BEFORE WE START: I wrote the bulk of this post back in late March, right after we moved into the new house. Though I am happy to report our weather has vastly improved, the recipe, you will find, is no less relevant.
I recently made a playlist called Blinding Sun. It’s inspired by, well, the weather we are currently not having. My new favorite coping mechanism of the last several weeks has been creating escapist/denialist playlists that allow me to pretend my winter coat hasn’t merged with my skin cells, and continue to blame my overall creakiness and scaliness on old hag winter, and not on my age. (I’m not actually very old. But it’s becoming harder not to subscribe to the stuff “they” say about what happens after you turn 30. Je refuse! It’s winter’s fault, you guys.)
But the other day, we actually did have quite a bit of sunshine. Like, the kind that makes you wonder if you might be getting a tan as you drive toward home facing the western sky. And it happened that on that day, Danny’s parents were coming down for a visit to see us and the new house. And it also happened that my parents are quite fond of Danny’s parents, so it only made sense to gather everyone to bask in mutual admiration.
This all sounds great, right? Weekend brunch in the new house. So sweet. So cozy.
BUT WAIT. You see, we had only just ramped our grocery shopping back up to a point where we could cook a basic meal in the house with dignity. (Though I will confess we’re still not quite there. Cue frozen raviolis and jarred sauce last night. Deal with it.) Our kitchen was about 90% unpacked, so I was confident I could whip something up, but it still needed to be pretty low-key.
I’ve been doing a lot of pinning lately (aka using Pinterest in many of my spare moments… which I realize is only perpetuating the “crappy bits of leisure time confetti” I’m trying to minimize… oops), and though much of it is inspiration for the new house, I am never so focused on other endeavors that I stop thinking about food.
LOL. I just thought about whether I was even capable of not thinking about food. Then I laughed. To myself, on the train. Near strangers.
Anyhow, I had recently found a handful of recipes for baked eggs with various deliciousnesses baked along with them. And since everyone on social media is now apparently a food stylist, of course those dishes looked really f*ing cute and rustic and whatever, so I obviously had to try one out. Because, you know, it’s one thing to make something look pretty with pomegranate arils and offhanded strewings of dill flowers on metal saucers in a flood of daylight, but unless it tastes good, I have no use for it. (Wooden Spoon Society: vetting those recipes that look really good on the internet and delivering only the best ones to you, our frands.)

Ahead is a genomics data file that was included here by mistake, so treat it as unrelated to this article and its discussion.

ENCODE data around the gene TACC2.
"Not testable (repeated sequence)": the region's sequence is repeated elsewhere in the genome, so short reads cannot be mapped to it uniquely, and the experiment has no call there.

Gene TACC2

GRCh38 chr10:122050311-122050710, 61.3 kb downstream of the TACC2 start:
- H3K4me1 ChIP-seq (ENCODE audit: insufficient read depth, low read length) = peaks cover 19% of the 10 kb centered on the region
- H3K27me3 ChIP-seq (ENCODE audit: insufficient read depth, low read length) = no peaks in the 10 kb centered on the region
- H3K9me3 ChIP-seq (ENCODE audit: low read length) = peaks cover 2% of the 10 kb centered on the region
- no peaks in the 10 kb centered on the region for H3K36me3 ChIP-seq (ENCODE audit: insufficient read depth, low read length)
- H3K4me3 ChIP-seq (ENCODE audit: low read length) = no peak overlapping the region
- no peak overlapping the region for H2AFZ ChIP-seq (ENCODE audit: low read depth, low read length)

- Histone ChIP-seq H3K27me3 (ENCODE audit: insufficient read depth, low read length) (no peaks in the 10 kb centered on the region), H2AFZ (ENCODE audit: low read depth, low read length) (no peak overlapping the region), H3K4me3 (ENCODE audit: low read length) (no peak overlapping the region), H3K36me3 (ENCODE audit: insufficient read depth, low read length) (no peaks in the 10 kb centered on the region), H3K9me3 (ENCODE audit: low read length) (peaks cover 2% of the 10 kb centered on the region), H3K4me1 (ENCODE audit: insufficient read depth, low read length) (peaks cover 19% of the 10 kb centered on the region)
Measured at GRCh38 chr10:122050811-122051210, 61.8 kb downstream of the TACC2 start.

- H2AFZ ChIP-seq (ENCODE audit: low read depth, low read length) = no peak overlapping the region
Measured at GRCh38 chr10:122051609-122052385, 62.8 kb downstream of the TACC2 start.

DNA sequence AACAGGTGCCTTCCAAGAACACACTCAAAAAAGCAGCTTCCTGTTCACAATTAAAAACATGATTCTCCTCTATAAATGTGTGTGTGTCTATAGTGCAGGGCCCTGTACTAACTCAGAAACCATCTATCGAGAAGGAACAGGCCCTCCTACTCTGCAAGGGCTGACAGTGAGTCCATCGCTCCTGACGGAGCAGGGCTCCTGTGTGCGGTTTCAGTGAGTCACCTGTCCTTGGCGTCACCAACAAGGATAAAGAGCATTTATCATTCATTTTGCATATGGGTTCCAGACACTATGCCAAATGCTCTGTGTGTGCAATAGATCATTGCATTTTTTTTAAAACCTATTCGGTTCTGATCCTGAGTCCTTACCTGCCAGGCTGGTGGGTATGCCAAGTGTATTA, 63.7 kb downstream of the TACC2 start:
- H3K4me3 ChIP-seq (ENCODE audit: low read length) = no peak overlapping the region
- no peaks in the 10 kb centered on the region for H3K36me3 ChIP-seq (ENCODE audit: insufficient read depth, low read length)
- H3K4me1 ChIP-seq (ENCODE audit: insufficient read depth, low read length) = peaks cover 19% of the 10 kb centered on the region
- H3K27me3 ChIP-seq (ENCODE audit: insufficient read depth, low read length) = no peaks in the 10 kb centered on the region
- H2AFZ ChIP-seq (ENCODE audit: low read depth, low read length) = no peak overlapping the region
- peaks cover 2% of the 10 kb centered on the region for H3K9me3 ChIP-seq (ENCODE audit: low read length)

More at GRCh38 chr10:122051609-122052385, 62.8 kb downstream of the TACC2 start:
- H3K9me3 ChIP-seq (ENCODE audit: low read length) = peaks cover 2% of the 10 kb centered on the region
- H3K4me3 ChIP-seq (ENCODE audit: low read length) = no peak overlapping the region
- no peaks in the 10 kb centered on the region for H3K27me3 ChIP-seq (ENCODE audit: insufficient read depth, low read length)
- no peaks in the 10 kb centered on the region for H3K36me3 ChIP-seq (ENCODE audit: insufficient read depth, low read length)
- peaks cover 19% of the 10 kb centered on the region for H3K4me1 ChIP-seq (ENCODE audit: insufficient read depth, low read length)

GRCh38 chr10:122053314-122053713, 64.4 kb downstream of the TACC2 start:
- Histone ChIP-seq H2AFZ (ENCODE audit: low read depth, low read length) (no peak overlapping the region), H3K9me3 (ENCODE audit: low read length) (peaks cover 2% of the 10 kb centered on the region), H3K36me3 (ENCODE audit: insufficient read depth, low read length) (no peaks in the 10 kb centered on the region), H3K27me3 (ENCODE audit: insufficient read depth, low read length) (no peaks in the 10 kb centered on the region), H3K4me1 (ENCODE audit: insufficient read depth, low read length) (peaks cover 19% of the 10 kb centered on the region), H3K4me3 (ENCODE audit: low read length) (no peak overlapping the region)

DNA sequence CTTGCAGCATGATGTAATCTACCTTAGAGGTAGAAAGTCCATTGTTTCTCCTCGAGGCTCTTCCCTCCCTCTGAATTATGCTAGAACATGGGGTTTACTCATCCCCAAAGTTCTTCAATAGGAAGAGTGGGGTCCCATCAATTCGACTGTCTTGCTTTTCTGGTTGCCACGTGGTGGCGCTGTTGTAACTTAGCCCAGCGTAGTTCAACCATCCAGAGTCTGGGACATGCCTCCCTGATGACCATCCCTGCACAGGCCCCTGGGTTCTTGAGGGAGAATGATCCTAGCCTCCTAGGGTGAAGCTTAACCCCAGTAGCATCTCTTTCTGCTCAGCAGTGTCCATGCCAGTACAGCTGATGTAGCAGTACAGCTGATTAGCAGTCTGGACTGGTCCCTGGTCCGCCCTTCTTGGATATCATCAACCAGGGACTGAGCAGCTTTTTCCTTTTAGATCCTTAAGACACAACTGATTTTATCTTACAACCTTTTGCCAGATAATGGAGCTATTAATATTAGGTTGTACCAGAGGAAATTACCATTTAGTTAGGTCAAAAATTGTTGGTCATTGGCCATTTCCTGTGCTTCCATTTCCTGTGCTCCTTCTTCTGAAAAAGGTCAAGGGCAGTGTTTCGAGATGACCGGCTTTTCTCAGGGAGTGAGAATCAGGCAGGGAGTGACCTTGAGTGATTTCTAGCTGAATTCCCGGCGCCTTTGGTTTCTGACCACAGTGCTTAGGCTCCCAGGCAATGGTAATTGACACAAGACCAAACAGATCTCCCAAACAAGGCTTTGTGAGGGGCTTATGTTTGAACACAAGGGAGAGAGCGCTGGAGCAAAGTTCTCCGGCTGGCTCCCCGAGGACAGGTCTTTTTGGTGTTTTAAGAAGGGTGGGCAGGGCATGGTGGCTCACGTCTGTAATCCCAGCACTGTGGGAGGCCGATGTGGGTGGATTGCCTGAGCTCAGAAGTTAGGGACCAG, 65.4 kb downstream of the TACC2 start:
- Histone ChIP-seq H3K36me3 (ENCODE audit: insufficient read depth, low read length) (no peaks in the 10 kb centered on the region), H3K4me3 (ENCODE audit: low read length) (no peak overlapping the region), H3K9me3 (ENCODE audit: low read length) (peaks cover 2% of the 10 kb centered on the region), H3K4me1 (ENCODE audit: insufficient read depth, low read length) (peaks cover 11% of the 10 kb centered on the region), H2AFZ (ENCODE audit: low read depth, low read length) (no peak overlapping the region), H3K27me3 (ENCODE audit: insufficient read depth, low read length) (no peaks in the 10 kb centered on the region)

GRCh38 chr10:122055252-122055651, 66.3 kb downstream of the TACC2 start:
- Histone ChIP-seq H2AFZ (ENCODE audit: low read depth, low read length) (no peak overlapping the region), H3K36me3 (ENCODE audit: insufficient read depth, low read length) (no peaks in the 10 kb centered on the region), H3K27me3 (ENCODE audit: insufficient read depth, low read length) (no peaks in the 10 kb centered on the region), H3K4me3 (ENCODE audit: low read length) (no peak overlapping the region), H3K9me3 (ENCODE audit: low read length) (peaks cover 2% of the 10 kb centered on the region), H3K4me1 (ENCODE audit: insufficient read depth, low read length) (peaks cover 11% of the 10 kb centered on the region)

Because I had recently had a big important work meeting, and because after such stressful encounters it’s customary to make a visit to Bari Foods to buy all the things, we had recently acquired a full coil of their famous Barese sausage. You know – the stuff that makes your whole fridge and freezer smell like fresh garlic even after the sausage has been frozen for days. I had broken the coil up into separate packages so we could use a little at a time, and on Sunday it was pretty easily decided that this family brunch was a more-than-worthy occasion to break some out.
I also had a whole lot of eggs, as I was preparing to produce a bumper crop of lemon olive oil cakes as “oh hi we’re your new neighbors” gifts to the folks who live around us.
I also had a very large, aspiration-size container of baby kale. You know, for the smoothies we weren’t making yet.
So I was 90% of the way to a large-format peasant breakfast. Something not to-order, like the usual peasant breakfast (totally feasible for two; not feasible for seven), with thick toast under a messy, though glorious mound of greens, soft cheese, and a runny yolk; something I could make a lot of, not having to give my full attention to the stove while entertaining parents and parents-in-law. Enter baked eggs: similar equation as peasant breakfast – a green, a cheese, (a meat, for bonus points), and eggs – with about a quarter of the work.